This article is adapted from a presentation by Caltech vice provost and professor of physics and applied physics David Goodstein:
So, what does the future hold? Well, for one thing, there will be an oil crisis very soon. Whether that means it has already begun or won’t happen until later in this decade or sometime in the next decade, I don’t know. In my view, the numbers are not dependable enough for us to say. However, while the difference between those estimates may be very important to us, it’s of no importance at all on the timescale of human history. Either we, our children, or perhaps our grandchildren, are in for some very, very bad times. If we turn to all the other fossil fuels and burn them up as fast as we can, they will all probably start to run out by the end of the 21st century. Assuming that our planet remains habitable after such a vast consumption binge, we will have to invent a way to live without fossil fuels. (See sidebar “Too Hot To Handle?”)
How about hydrogen? Both President Bush and California governor Schwarzenegger have publicly embraced hydrogen as a solution to our fuel problems. But there are only two commercially viable ways of making hydrogen. One is to make it out of methane, which is a fossil fuel. The other is to use fossil fuel to generate the electricity that you need to electrolyze water and get hydrogen. The economics of doing that are such that you end up using the equivalent of six gallons of gasoline to make enough hydrogen to replace one gallon of gasoline. So this solution is not a winner in the short run. In the long run, if the problem of harnessing thermonuclear fusion can be solved and we have more power than we know what to do with, you could use that form of energy to make hydrogen for mobile fuel. I’ll get to that a little later.
There is also wind power, which many now see as a viable energy alternative. And it is, but only to a limited extent. In regions like northern Europe, where fossil fuels are very expensive and the wind is really strong, wind power will someday come to rival hydroelectric power as a source of energy. But there are relatively few places on earth where the wind blows strongly and steadily enough for it to be a dependable energy source, and people don’t really like wind farms—they’re ugly and they’re noisy. Wind power will always be a part of the solution. But it’s not a magic bullet. It’s not going to save us.
In recent years, the debate over nuclear power has revived, with proponents maintaining that we can find environmentally sound and politically acceptable ways to deal with the waste and security hazards. But even assuming that to be true, the potential is limited. To produce enough nuclear power to equal the power we currently get from fossil fuels, you would have to build 10,000 of the largest possible nuclear power plants. That’s a huge, probably nonviable initiative, and at that burn rate, our known reserves of uranium would last only for 10 or 20 years.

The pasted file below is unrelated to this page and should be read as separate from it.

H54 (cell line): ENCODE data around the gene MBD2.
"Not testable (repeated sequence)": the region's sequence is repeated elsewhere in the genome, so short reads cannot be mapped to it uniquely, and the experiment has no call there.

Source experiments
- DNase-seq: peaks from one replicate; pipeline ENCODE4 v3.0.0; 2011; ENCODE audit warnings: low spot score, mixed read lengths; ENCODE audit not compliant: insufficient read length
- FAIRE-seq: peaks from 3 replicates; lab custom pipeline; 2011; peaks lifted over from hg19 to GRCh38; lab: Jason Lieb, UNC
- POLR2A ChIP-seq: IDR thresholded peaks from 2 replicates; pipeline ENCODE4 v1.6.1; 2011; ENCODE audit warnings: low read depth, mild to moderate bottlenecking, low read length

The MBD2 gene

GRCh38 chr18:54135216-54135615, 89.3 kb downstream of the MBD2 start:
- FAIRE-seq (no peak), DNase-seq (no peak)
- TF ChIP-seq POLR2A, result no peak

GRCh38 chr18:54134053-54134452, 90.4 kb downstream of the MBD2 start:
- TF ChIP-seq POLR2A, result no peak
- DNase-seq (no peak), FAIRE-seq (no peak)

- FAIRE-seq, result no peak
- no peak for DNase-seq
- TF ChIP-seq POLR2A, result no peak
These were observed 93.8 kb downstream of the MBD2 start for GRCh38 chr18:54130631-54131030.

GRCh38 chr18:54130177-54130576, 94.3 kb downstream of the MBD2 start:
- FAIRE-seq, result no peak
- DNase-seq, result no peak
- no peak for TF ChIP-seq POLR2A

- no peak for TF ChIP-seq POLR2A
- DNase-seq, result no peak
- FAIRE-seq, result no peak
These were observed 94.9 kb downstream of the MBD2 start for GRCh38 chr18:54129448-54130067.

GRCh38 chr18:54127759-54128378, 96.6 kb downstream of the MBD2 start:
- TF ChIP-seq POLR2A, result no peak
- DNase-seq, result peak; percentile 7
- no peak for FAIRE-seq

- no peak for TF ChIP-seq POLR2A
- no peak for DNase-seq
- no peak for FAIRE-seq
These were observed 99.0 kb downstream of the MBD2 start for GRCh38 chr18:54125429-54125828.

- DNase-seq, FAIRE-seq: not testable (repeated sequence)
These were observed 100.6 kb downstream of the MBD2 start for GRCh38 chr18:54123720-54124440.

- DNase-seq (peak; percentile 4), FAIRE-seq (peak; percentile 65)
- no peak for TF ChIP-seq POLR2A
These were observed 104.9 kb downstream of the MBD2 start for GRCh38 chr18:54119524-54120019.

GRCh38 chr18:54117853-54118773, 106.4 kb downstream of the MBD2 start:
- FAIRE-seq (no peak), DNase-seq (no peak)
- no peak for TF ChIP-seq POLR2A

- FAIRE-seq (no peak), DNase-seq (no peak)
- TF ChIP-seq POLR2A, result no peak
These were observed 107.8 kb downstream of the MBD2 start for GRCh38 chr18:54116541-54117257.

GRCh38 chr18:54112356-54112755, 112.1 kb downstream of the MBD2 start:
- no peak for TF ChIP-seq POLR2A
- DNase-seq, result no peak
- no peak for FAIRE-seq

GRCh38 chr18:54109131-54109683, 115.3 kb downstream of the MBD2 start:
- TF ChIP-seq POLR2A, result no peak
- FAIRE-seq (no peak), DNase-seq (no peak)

As things stand today, the only possible substitutes for our fossil-fuel dependency are light from the sun and nuclear energy. Developing a way of running a civilization like ours on those resources is an enormous challenge. A great deal of it is social and political—we’re in the midst of a presidential election, and have you heard either party say a word about this extremely important subject? But there are also huge technical problems to be solved. So, you might well ask, what can Caltech do to help?
The ultimate solution to our energy problem would be to master the power of controlled thermonuclear fusion, which we’ve been talking about doing for more than half a century. The solution has been 25 years away for the past 50 years, and it is still 25 years away. Beyond those sobering statistics, there are at least five or six schemes for harnessing fusion energy that I know of.
The fact that these and similar scientific and technical efforts are under way at Caltech and elsewhere are encouraging, but they are not enough. What we really need is leadership with the courage and vision to talk to us as John F. Kennedy did in 1960, when he pledged to put a man on the moon by the end of the decade. It’s the same kind of problem. We understand the basic underlying scientific principles, but we have huge technical problems to overcome.
If our leaders were to say to the scientific and technical community, “We will give you the resources, and you—right now, even before it becomes imperative—will find a way to kick the fossil-fuel habit,” I think that it could be done. But we have to have the political leadership to make it work.
via Jamais Cascio